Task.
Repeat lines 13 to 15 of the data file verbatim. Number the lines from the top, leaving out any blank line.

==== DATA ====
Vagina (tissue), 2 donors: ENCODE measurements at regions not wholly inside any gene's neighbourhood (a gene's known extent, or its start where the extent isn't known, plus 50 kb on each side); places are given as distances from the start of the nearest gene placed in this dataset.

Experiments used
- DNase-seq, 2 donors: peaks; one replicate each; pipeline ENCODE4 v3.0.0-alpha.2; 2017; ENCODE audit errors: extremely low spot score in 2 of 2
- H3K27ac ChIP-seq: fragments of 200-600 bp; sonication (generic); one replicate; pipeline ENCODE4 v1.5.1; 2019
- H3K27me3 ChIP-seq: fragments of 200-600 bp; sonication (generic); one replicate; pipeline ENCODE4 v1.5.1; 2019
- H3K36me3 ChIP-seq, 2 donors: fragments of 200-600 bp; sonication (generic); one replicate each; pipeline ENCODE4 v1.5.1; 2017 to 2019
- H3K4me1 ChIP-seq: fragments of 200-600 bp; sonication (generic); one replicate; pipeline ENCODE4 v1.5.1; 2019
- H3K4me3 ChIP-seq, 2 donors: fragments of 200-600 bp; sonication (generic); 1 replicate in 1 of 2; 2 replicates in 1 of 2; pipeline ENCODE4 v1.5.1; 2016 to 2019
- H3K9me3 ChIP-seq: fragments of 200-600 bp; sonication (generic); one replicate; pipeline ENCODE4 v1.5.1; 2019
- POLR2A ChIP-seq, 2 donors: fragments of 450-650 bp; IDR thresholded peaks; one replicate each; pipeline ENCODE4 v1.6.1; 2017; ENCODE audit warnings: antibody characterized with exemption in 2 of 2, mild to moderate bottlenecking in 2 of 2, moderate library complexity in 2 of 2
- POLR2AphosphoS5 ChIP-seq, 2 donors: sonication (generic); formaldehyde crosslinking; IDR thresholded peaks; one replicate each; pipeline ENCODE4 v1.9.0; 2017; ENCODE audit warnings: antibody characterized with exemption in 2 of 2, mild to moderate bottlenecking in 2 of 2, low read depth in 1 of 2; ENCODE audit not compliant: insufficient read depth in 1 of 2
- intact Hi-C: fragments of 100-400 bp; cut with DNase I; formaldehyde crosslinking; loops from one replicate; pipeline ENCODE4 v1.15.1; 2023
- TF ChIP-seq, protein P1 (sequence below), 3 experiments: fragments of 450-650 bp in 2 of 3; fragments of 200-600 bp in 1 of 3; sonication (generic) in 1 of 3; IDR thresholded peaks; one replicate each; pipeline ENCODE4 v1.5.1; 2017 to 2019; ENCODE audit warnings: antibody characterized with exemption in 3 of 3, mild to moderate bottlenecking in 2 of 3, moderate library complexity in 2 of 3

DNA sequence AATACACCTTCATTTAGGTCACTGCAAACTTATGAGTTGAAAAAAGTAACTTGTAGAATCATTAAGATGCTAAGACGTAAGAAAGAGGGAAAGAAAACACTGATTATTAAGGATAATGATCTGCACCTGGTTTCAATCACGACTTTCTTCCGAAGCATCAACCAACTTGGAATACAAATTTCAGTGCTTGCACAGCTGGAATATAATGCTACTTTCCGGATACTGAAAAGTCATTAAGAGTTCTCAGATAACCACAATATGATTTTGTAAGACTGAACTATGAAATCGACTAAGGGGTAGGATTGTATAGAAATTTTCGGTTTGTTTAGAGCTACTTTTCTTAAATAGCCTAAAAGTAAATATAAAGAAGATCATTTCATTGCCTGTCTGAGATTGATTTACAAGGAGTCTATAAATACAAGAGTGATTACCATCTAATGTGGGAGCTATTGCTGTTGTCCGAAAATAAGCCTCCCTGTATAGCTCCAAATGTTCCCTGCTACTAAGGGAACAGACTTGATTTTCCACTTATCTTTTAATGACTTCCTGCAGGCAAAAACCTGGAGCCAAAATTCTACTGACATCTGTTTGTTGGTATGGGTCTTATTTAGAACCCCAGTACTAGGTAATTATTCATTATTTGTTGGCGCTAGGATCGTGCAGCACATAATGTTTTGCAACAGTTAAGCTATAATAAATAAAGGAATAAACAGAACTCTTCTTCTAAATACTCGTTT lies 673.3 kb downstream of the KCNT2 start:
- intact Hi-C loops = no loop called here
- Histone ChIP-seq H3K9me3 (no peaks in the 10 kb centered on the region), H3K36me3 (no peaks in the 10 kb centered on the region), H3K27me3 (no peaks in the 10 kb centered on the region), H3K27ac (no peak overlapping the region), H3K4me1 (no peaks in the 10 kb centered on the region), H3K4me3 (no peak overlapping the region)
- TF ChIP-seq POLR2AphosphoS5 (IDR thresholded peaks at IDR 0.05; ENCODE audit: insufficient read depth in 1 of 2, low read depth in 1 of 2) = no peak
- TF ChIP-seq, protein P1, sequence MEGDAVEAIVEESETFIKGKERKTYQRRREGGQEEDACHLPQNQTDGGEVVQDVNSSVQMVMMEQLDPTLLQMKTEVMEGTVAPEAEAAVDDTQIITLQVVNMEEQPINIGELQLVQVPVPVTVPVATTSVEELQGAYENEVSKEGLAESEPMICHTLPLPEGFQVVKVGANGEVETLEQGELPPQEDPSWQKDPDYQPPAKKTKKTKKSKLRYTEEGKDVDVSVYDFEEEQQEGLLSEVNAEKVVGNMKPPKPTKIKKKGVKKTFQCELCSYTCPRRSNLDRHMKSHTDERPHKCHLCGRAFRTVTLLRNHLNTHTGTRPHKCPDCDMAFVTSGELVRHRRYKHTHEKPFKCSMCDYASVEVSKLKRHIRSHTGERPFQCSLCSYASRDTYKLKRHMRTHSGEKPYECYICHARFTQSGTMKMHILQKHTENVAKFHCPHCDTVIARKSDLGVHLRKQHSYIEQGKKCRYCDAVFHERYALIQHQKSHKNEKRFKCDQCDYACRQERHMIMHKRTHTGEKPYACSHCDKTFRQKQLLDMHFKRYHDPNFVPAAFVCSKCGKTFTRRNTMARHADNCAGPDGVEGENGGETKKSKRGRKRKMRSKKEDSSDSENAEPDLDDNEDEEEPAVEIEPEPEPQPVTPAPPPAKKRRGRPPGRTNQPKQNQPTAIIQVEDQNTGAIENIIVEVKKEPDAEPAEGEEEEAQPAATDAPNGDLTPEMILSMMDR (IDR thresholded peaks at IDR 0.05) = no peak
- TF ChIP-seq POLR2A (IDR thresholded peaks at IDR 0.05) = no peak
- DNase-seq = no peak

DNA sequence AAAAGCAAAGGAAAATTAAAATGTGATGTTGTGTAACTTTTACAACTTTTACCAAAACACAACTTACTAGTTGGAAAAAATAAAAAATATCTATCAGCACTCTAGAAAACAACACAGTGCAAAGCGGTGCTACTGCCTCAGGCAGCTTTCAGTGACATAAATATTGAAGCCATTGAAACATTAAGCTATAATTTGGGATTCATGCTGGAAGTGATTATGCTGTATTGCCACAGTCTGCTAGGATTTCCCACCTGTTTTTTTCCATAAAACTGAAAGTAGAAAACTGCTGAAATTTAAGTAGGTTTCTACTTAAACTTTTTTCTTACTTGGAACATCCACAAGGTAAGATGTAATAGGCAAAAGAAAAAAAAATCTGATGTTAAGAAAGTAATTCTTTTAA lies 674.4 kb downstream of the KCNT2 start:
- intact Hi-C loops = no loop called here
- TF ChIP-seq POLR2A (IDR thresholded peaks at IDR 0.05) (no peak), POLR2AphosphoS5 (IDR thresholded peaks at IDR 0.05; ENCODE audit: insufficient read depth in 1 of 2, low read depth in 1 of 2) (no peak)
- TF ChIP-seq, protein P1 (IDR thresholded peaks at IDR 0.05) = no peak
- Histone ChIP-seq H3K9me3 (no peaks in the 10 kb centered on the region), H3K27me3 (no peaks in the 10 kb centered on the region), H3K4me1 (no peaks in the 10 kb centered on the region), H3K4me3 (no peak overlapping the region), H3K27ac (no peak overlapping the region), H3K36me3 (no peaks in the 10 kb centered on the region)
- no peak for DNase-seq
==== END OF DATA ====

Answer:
- TF ChIP-seq, protein P1 (sequence below), 3 experiments: fragments of 450-650 bp in 2 of 3; fragments of 200-600 bp in 1 of 3; sonication (generic) in 1 of 3; IDR thresholded peaks; one replicate each; pipeline ENCODE4 v1.5.1; 2017 to 2019; ENCODE audit warnings: antibody characterized with exemption in 3 of 3, mild to moderate bottlenecking in 2 of 3, moderate library complexity in 2 of 3

DNA sequence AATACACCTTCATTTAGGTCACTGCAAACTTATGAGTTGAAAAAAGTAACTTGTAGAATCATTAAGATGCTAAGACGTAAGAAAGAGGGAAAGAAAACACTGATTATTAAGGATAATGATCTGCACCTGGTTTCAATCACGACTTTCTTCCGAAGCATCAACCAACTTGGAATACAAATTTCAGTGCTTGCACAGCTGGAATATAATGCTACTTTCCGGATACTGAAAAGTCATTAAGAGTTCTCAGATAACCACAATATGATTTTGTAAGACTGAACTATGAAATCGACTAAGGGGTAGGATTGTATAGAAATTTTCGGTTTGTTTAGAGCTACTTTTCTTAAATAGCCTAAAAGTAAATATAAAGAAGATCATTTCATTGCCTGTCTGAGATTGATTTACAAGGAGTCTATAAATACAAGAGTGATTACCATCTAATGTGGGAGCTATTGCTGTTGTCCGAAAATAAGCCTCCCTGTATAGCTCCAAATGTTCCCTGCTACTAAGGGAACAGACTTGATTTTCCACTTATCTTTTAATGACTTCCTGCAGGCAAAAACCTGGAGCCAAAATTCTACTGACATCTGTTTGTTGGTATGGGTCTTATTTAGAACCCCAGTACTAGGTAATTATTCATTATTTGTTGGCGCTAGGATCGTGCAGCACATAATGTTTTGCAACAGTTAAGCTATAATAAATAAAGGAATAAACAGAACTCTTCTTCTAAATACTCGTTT lies 673.3 kb downstream of the KCNT2 start:
- intact Hi-C loops = no loop called here